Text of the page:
A Saudi Company May Build Gazprom Route Through East Europe

(Bloomberg) -- Bulgaria picked a Saudi company to build a 474-kilometer (295-mile) natural gas pipeline, part of a grid upgrade designed to help transfer Russian gas from Turkey to central Europe.

Bulgaria, which imports all of its gas from Russia, plans to connect its grid to a potential second leg of the TurkStream link between Russia and Turkey and transfer gas to Serbia. It seeks to lock in new routes and remain a transit country amid concerns that the Kremlin may cancel shipments through Ukraine once TurkStream becomes operational. It also wants to avoid the supply disruptions seen in past years during spats between Russia and Ukraine.

Bulgartransgaz, the state-owned gas grid operator, picked a consortium of Arkad Engineering & Construction Co. Ltd. and an Italy-based unit Arkad ABB SpA, it said in a statement Wednesday. The group offered to build the pipeline for as much as 1.3 billion euros ($1.5 billion), depending on the construction timeline. Gazprom Export and Switzerland’s MET Group have booked capacity through the new route for 20 years, according to Bulgartransgaz CEO Vladimir Malinov.

“The Saudis want to expand and to get easier access to bigger tenders in the region in the future,” said Elchin Mammadov, a Bloomberg Intelligence analyst. “While for other companies the margin would be more important, they’re only looking for market share.”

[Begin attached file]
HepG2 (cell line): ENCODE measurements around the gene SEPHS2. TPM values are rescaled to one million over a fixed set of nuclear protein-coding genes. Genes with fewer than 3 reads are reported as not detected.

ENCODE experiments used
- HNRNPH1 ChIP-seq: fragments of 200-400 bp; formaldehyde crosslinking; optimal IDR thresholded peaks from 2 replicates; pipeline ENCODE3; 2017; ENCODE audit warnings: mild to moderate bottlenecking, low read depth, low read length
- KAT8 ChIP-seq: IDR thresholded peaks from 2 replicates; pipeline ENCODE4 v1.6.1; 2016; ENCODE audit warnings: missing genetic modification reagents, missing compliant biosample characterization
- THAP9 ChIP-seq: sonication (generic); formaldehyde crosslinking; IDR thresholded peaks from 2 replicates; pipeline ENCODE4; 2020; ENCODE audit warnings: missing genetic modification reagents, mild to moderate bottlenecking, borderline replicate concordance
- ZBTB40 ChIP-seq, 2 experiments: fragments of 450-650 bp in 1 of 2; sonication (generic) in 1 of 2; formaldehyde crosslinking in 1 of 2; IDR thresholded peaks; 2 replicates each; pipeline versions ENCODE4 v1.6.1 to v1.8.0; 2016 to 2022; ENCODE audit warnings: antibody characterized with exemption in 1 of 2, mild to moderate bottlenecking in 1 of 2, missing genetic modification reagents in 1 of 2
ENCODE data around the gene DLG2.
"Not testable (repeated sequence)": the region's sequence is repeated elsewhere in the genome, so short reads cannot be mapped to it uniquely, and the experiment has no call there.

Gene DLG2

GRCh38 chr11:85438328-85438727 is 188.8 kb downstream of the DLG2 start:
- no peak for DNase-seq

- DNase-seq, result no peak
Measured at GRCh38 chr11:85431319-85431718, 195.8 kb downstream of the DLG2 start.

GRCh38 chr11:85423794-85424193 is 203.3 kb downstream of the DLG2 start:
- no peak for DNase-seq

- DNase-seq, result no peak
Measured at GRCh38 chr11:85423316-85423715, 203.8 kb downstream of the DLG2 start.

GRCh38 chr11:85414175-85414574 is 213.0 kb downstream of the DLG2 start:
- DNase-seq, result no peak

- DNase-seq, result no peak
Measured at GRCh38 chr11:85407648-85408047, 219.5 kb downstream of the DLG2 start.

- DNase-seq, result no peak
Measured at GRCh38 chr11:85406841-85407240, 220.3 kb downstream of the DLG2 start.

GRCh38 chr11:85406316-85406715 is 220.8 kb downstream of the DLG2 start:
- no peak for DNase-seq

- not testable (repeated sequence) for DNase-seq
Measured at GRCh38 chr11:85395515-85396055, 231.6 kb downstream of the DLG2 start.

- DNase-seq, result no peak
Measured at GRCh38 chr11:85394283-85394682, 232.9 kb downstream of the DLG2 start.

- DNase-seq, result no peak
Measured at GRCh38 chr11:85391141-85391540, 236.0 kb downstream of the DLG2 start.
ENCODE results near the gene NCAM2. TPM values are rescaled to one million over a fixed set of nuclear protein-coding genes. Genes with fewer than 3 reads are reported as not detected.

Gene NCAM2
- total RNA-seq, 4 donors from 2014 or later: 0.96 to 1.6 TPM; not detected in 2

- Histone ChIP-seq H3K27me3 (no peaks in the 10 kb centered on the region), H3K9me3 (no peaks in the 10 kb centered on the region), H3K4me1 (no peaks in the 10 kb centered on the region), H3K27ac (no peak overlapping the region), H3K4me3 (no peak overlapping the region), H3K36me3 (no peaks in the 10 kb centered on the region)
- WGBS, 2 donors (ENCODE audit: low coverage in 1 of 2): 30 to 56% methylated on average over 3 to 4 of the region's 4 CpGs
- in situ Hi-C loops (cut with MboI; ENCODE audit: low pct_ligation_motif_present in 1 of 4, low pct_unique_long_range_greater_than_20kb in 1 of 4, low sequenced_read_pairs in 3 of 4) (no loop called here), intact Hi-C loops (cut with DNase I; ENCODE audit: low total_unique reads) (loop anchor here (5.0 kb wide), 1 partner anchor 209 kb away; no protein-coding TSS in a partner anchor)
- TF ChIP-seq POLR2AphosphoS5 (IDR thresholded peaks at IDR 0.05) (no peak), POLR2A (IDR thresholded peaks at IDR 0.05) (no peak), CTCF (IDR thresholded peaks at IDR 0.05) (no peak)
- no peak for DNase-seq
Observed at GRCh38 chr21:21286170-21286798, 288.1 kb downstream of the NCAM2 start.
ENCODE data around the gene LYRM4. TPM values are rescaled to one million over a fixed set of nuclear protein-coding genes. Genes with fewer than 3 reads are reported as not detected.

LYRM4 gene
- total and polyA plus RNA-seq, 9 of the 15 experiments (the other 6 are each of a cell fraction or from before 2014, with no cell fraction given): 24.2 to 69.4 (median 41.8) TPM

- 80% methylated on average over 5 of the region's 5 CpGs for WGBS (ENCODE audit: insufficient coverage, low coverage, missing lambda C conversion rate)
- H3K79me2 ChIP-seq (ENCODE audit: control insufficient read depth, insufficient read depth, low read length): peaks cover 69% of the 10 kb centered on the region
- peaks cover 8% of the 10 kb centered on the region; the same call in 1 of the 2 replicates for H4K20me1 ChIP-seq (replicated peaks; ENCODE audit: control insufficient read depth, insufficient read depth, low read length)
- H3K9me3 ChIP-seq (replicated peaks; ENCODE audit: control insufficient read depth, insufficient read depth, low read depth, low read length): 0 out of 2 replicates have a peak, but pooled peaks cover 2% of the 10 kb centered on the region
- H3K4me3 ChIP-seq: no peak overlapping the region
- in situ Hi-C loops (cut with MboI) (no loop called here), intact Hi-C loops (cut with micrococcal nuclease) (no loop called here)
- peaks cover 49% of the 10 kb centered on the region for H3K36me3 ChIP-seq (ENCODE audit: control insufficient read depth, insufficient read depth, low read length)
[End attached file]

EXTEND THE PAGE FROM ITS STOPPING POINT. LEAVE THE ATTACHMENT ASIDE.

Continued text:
Al Khobar-based Arkad is Saudi Arabia’s largest energy services company, according to its website, where it said it has embarked on an "aggressive global expansion strategy" in Europe, Asia, the Americas and Africa. Bulgartransgaz is considering a deferred payment scheme for the project, Energy Minister Temenuzhka Petkova said Wednesday in Sofia.

The builder will receive 250 million lev ($144 million) in advance and will then get payments from transit fees, estimated at an annual average of 340 million lev over the next 20 years. The upgrade, estimated at a total of 2.8 billion lev without VAT, also includes two compressor stations and an 11-kilometer link to the Turkish border.

About 10 percent of the total 17.9 billion-cubic-meter annual capacity will be available for short-term booking to meet the European Union’s competition rules, Petkova said last month. Bulgaria seeks to avoid a repeat of an earlier project called South Stream, which ran into European regulatory hurdles.

The new route “will most likely be used to supply a few local gas markets in southeast Europe,” Mammadov said. “If and when Gazprom decides to reduce transit through Ukraine, it will likely divert those volumes to Nord Stream 2 rather than the southern route.”

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